HOW TO ENJOY
Slice the fruit in half lengthwise with a sharp knife. If ripe, it should cut easily.
Use a spoon to free the flesh from the skin, similar to an avocado.
Cut the flesh into bitesize pieces. Enjoy it on its own, mix it into a fruit salad or blend it into a smoothie.
Dragon fruit smoothie EASY | 5 MINS. | SERVES 2
1 dragon fruit, sliced 1 banana, sliced 1 cup strawberries or blueberries ¾ cup plain Greek yogurt 1. Wash, peel and cut dragon fruit. 2. Add fruit and Greek yogurt to blender. Blend 1-2 minutes until smooth.
To thicken your smoothie, add instant oats. To thin, add a splash of milk, water or orange juice.
PHOTO BY ALEX FURUYA, ILLUSTRATIONS BY ASHLEY WU
All dressed up Go from dining hall to dinner party with homemade dressing. By Alejandra Fernandez It's possible for salad to take center stage, but no one wants to eat plain old leaves. From creamy ranch to tangy balsamic, these dressings will make veggies the best part of your meal.
RASPBERRY BALSAMIC VINAIGRETTE A basic balsamic vinaigrette brings the perfect amount of acidity to any mix of greens. This recipe tastes best on salads that have nuts and fruit to complement the raspberry flavor.
Strawberry or apricot preserves work too!
½ cup olive oil ¼ cup balsamic vinegar 1 tablespoon raspberry preserves ½ teaspoon onion powder ½ teaspoon salt ½ teaspoon black pepper
PHOTO BY ALEX FURUYA
Whisk all ingredients in bowl until smooth.
GREEN GODDESS This dressing was very popular in the '70s and '80s. Use it to give a boring salad new life or to top off a sandwich. 1 cup mayonnaise 1 cup scallions, chopped 1 cup fresh basil leaves, chopped ¼ cup lemon juice 2 teaspoons garlic, chopped 2 teaspoons anchovy paste 1 teaspoon kosher salt 1 teaspoon black pepper 1 cup sour cream 1. Add mayonnaise, scallions, basil, lemon juice, garlic, anchovy paste, salt and pepper to blender or food processor. Puree until smooth. 2. Whisk in sour cream until combined.
BUTTERMILK RANCH Forget the prepackaged stuff— ranch is super easy to make yourself. Pair it with a mixed green salad and chicken for dinner or with some sliced veggies as a healthy snack. ½ cup sour cream ½ cup buttermilk ¼ cup mayonnaise 2 garlic cloves, minced 1½ teaspoons dried dill ¼ cup fresh chives, finely chopped 2 tablespoons Italian parsley, minced 2 teaspoons lemon juice 1 teaspoon salt ¼ teaspoon pepper 1. Whisk together all ingredients in bowl until just combined. 2. Refrigerate at least 1 hour before serving.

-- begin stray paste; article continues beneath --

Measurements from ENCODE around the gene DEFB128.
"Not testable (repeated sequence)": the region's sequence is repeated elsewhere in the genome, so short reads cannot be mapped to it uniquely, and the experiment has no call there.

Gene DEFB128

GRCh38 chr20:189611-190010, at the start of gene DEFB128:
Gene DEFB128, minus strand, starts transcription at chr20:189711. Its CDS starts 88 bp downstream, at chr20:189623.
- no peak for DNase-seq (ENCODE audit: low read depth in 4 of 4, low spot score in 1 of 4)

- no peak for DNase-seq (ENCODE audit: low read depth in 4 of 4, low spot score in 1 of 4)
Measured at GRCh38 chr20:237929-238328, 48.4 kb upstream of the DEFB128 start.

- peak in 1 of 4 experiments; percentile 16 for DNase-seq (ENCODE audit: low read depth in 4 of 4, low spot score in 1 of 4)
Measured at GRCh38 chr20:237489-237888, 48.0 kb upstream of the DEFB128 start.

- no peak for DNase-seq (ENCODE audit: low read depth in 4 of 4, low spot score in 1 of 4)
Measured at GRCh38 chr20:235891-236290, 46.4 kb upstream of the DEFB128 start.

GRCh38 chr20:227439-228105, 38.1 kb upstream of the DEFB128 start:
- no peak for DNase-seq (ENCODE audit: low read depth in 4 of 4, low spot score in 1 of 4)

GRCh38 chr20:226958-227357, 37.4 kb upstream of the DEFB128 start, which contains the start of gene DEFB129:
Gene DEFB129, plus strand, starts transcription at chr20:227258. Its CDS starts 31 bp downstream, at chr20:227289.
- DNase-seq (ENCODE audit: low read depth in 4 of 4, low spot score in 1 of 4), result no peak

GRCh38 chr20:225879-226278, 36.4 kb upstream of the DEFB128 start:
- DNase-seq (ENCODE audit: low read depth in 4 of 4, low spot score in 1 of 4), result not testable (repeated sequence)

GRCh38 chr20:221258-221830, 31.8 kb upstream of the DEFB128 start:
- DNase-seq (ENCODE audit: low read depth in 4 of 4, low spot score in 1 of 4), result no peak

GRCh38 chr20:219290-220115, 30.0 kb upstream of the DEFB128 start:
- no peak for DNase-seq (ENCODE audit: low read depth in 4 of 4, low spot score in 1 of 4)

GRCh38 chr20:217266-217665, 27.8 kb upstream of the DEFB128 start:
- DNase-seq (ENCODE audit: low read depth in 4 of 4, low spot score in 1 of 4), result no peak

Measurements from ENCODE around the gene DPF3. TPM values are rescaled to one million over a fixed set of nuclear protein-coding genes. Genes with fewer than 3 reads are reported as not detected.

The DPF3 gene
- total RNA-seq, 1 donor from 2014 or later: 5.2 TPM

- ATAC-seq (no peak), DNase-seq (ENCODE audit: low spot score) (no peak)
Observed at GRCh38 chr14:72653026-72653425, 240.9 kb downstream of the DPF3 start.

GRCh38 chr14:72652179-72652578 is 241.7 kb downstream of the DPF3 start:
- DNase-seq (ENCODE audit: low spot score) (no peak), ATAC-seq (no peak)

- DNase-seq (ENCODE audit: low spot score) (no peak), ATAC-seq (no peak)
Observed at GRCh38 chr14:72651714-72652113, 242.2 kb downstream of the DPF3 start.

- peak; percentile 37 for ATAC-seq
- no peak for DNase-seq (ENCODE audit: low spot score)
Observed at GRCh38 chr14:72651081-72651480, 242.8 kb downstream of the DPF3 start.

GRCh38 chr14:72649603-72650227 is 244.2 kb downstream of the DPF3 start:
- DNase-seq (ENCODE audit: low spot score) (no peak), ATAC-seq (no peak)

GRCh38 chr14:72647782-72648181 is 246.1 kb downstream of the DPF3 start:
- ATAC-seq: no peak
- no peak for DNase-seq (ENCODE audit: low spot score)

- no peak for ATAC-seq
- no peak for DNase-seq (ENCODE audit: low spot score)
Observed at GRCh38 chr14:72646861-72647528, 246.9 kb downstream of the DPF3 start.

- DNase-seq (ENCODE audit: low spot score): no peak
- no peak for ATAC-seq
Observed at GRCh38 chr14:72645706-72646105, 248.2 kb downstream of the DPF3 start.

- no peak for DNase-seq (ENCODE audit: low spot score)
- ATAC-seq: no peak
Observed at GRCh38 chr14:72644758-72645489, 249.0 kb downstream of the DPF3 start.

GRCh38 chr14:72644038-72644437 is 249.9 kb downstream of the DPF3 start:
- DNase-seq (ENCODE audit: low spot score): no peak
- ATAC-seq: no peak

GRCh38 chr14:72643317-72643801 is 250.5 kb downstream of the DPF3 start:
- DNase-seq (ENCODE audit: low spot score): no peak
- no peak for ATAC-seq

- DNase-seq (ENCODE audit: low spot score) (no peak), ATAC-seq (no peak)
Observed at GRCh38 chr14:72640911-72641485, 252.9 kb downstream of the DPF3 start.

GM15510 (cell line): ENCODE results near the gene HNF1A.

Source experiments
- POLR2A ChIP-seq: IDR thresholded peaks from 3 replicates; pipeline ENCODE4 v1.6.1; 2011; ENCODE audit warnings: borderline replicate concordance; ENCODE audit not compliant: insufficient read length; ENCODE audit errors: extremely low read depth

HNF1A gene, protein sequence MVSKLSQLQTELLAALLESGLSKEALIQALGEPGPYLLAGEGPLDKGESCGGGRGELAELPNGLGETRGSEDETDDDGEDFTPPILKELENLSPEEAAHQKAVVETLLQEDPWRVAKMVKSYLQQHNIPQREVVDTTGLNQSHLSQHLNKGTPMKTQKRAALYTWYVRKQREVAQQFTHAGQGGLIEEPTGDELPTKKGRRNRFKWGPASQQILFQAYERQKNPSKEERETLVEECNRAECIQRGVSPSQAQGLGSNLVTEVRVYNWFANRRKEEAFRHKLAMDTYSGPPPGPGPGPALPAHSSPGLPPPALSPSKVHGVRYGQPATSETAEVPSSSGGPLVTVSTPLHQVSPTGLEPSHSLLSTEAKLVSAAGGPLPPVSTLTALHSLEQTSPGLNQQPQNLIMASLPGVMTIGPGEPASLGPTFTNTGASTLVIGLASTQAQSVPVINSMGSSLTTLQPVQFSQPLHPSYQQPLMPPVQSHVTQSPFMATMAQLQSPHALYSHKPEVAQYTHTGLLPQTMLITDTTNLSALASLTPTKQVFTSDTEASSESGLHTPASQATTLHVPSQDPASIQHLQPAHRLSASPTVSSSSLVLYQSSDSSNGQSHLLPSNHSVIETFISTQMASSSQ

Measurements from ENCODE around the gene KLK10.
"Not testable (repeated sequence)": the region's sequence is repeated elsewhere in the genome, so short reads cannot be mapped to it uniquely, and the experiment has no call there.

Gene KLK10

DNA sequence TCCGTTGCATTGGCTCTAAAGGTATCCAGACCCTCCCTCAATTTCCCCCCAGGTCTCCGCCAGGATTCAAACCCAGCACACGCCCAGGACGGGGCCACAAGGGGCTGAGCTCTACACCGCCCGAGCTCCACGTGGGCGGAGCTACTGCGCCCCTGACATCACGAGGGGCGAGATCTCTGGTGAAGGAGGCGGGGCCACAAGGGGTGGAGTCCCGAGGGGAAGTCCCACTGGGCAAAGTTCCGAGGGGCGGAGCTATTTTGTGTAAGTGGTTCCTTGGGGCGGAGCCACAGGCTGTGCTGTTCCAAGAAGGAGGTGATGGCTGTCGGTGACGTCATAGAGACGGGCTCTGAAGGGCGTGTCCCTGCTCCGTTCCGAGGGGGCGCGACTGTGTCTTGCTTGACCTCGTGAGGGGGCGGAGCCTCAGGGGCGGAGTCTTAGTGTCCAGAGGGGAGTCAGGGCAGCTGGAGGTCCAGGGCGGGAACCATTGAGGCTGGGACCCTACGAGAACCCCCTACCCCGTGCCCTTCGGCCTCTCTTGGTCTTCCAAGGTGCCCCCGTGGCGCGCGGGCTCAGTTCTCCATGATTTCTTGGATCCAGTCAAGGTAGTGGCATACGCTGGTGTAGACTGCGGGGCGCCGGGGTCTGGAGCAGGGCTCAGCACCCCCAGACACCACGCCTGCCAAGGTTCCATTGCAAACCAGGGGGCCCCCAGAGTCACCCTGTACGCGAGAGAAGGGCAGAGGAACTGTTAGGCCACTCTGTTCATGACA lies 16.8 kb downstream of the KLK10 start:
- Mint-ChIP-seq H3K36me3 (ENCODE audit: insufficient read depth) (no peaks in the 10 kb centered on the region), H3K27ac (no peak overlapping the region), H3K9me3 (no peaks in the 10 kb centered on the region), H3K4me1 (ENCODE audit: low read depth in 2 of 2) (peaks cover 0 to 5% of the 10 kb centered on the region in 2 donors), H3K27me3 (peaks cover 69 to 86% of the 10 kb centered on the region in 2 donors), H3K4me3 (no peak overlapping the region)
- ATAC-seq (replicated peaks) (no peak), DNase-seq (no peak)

HONEY MUSTARD This is the perfect sweet and tangy addition to any salad, and its three ingredients are all kitchen staples. It works best paired with meats in a cold wrap. ¼ cup honey 2½ tablespoons Dijon mustard 1½ tablespoons rice wine vinegar Whisk all ingredients in bowl until combined.
Because there’s more to life than lettuce. By Dorianne Ma Iceberg lettuce is usually the base of any salad, even though it lacks flavor and offers few nutrients. There’s a whole world of tastier, healthier greens out there—trying them might make you actually want to eat your veggies.
Closely related to radicchio and frisée, Belgian endives are a great addition to any salad. Their pale yellow leaves have quite a few health benefits, including aiding in calcium absorption and anemia prevention. Endives are slightly bitter, with sweeter leaves toward the inside of the bundle. The taste can change depending on how they're cooked. 2
The popularity of kale has been on the rise ever since people discovered that this leafy green is packed with vitamins and fiber. Despite the slightly bitter flavor, kale can be a great addition to salads and coleslaw, or even made into roasted kale chips. Find it at any grocery store, usually at student-friendly prices.
PHOTOS BY ALEX FURUYA
Spinach might not be the most exciting or exotic green, but it goes with almost everything in a salad. You can even throw this mild-flavored leaf into a smoothie for a blast of nutrition without the 'green' flavor. Spinach is packed with vitamins A and K and plenty of antioxidants. It’s also relatively cheap, so you can replace the iceberg without breaking the bank. 4